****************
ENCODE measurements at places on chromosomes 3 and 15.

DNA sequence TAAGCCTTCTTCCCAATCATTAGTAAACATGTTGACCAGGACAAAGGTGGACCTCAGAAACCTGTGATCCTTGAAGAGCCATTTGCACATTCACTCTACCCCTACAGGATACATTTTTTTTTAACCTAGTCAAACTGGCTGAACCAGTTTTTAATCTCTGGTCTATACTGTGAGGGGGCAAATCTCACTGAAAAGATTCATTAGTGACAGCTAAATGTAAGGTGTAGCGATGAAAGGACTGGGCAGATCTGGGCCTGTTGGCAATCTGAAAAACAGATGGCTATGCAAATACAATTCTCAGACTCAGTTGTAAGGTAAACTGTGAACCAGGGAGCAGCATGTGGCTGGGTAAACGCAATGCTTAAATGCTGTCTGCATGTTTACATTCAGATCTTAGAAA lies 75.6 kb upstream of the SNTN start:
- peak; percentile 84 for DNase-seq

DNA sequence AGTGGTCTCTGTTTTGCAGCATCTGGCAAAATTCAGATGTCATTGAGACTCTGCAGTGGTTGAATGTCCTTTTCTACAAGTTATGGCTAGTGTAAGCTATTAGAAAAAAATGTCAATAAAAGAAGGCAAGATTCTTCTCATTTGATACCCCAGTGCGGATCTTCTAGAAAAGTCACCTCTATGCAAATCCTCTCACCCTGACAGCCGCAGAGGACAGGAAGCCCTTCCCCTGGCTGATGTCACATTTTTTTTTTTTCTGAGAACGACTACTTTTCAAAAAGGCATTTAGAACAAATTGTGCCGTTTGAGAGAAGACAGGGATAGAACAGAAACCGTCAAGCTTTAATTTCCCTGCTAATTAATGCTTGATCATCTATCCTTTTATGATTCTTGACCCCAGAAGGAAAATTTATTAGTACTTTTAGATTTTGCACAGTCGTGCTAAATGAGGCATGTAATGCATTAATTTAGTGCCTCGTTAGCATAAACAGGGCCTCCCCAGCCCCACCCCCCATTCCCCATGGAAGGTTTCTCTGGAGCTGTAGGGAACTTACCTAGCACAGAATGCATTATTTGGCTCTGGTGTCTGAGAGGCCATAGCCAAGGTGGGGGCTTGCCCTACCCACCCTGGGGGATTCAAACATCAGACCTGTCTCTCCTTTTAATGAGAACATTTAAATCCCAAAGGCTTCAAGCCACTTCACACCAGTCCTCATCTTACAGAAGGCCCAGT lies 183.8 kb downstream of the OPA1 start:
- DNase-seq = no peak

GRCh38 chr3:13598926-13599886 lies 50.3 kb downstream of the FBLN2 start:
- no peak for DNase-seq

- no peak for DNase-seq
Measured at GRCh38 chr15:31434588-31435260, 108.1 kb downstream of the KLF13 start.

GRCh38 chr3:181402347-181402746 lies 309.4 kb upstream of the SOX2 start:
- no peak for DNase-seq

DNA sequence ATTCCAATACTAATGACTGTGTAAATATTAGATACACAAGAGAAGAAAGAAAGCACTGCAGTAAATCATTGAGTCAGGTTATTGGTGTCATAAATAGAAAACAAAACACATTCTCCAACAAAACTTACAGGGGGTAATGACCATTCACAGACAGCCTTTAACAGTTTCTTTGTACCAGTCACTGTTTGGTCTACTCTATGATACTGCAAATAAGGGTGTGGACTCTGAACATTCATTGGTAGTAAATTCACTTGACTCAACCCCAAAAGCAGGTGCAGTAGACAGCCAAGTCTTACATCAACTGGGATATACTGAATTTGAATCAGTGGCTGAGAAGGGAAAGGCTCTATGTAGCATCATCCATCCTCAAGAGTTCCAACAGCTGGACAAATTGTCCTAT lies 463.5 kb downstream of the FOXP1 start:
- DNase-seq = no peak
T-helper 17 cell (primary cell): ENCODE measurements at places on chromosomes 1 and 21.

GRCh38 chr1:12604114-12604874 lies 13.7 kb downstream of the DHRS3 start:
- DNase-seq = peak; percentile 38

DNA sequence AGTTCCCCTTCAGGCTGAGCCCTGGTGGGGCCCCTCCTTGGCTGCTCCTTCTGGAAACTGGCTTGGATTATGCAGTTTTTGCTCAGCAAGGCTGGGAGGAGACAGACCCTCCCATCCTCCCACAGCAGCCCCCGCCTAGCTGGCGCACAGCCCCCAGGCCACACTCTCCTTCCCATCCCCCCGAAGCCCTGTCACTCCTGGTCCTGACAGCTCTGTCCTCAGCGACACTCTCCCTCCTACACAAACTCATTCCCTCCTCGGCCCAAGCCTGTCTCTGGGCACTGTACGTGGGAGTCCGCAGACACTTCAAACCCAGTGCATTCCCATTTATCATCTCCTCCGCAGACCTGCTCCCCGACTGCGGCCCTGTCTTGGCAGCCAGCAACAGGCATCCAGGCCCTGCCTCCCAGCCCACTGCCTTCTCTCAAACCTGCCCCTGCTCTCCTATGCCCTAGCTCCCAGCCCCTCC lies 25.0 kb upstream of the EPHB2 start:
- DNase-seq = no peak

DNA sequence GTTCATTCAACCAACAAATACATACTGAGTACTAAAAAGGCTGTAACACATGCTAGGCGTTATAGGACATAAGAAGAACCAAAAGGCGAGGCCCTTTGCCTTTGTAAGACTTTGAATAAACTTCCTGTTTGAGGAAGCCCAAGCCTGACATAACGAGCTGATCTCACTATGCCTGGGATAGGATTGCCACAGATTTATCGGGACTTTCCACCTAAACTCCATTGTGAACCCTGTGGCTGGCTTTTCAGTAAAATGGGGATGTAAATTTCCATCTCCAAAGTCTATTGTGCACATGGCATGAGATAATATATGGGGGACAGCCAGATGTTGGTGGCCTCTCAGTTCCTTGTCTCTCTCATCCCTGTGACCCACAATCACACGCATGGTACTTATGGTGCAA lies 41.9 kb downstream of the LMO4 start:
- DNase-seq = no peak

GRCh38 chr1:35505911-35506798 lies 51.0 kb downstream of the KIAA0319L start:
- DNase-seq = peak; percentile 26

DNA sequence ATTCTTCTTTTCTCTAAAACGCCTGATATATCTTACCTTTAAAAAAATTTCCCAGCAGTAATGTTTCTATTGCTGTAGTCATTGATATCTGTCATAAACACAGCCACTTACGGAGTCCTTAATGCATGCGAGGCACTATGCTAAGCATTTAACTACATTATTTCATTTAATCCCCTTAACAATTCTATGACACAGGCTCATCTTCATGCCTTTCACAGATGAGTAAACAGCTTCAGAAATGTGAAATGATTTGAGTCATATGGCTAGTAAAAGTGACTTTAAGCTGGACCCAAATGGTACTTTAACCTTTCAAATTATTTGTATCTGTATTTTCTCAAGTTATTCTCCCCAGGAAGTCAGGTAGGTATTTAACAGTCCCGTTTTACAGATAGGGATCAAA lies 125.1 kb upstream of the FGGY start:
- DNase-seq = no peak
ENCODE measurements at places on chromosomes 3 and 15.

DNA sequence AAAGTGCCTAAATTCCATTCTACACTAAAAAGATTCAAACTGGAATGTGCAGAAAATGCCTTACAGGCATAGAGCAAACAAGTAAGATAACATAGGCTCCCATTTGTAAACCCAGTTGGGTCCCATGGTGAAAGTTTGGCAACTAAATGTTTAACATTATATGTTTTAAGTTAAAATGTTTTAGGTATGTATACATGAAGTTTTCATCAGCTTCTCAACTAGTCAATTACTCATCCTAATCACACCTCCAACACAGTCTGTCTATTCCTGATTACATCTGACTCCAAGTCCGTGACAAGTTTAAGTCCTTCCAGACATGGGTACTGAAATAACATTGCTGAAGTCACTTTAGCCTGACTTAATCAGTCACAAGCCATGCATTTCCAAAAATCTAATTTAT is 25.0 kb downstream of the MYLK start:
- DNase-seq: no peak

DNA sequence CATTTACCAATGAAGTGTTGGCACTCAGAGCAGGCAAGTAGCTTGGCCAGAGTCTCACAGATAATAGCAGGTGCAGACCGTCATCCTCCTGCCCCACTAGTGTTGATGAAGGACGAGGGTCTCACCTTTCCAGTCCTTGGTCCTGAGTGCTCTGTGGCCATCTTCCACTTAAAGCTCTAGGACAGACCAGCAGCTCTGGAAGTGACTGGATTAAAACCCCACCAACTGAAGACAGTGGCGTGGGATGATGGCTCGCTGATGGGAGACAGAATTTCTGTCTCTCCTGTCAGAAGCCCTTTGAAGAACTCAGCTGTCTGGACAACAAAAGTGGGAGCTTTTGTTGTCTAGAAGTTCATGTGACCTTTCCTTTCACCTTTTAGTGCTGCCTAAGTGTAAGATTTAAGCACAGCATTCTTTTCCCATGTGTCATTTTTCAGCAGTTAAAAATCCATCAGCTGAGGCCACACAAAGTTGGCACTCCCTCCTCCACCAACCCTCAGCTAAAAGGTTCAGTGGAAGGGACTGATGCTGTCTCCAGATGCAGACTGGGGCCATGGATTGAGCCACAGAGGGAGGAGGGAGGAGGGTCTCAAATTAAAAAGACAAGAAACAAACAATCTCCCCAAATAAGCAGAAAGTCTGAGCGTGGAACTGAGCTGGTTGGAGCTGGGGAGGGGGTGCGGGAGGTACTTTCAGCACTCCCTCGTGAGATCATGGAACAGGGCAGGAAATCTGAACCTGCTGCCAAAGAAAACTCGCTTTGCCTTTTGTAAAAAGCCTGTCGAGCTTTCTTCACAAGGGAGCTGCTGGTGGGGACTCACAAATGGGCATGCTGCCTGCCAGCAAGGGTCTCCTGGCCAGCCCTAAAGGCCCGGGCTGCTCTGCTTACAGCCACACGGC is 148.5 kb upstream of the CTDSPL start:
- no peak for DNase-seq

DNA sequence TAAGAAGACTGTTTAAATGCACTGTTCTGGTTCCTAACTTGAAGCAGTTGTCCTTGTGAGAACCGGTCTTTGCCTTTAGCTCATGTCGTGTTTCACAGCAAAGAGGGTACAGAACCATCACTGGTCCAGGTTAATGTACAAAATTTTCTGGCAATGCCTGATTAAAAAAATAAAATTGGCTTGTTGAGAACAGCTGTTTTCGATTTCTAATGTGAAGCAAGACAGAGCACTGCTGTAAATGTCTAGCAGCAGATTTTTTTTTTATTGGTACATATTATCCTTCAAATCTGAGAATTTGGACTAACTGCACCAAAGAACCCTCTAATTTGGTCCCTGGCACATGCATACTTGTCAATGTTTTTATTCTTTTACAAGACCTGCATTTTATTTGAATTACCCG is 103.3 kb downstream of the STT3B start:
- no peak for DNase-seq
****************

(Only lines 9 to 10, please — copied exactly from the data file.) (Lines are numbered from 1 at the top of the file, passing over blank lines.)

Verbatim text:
Measured at GRCh38 chr15:31434588-31435260, 108.1 kb downstream of the KLF13 start.

GRCh38 chr3:181402347-181402746 lies 309.4 kb upstream of the SOX2 start: